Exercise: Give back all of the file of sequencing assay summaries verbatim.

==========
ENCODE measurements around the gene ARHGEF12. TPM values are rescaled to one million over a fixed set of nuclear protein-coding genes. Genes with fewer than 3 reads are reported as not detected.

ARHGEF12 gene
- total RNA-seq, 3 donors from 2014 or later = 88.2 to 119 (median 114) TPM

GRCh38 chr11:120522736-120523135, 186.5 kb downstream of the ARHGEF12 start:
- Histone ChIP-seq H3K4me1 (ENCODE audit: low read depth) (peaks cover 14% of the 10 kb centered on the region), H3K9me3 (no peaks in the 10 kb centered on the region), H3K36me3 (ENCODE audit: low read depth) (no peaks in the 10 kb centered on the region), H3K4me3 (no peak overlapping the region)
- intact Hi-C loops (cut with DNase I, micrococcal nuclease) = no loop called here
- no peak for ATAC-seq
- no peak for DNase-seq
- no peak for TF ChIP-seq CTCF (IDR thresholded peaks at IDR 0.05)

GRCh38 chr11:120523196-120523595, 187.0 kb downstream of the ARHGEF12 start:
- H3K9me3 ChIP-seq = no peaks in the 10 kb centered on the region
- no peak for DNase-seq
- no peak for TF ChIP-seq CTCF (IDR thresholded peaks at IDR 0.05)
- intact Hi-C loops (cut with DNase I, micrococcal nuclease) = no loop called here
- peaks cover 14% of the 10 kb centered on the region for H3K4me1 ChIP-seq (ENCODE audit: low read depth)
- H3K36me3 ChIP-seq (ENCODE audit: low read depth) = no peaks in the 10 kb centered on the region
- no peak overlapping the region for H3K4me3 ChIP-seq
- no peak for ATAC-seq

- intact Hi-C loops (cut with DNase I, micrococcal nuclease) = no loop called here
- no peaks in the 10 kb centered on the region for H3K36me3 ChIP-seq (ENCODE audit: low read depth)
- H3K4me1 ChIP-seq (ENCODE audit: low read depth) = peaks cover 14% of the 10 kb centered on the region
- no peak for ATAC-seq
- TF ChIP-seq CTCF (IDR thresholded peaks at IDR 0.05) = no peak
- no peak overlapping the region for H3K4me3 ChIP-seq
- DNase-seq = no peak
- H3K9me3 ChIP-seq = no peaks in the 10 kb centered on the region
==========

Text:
ENCODE measurements around the gene ARHGEF12. TPM values are rescaled to one million over a fixed set of nuclear protein-coding genes. Genes with fewer than 3 reads are reported as not detected.

ARHGEF12 gene
- total RNA-seq, 3 donors from 2014 or later = 88.2 to 119 (median 114) TPM

GRCh38 chr11:120522736-120523135, 186.5 kb downstream of the ARHGEF12 start:
- Histone ChIP-seq H3K4me1 (ENCODE audit: low read depth) (peaks cover 14% of the 10 kb centered on the region), H3K9me3 (no peaks in the 10 kb centered on the region), H3K36me3 (ENCODE audit: low read depth) (no peaks in the 10 kb centered on the region), H3K4me3 (no peak overlapping the region)
- intact Hi-C loops (cut with DNase I, micrococcal nuclease) = no loop called here
- no peak for ATAC-seq
- no peak for DNase-seq
- no peak for TF ChIP-seq CTCF (IDR thresholded peaks at IDR 0.05)

GRCh38 chr11:120523196-120523595, 187.0 kb downstream of the ARHGEF12 start:
- H3K9me3 ChIP-seq = no peaks in the 10 kb centered on the region
- no peak for DNase-seq
- no peak for TF ChIP-seq CTCF (IDR thresholded peaks at IDR 0.05)
- intact Hi-C loops (cut with DNase I, micrococcal nuclease) = no loop called here
- peaks cover 14% of the 10 kb centered on the region for H3K4me1 ChIP-seq (ENCODE audit: low read depth)
- H3K36me3 ChIP-seq (ENCODE audit: low read depth) = no peaks in the 10 kb centered on the region
- no peak overlapping the region for H3K4me3 ChIP-seq
- no peak for ATAC-seq

- intact Hi-C loops (cut with DNase I, micrococcal nuclease) = no loop called here
- no peaks in the 10 kb centered on the region for H3K36me3 ChIP-seq (ENCODE audit: low read depth)
- H3K4me1 ChIP-seq (ENCODE audit: low read depth) = peaks cover 14% of the 10 kb centered on the region
- no peak for ATAC-seq
- TF ChIP-seq CTCF (IDR thresholded peaks at IDR 0.05) = no peak
- no peak overlapping the region for H3K4me3 ChIP-seq
- DNase-seq = no peak
- H3K9me3 ChIP-seq = no peaks in the 10 kb centered on the region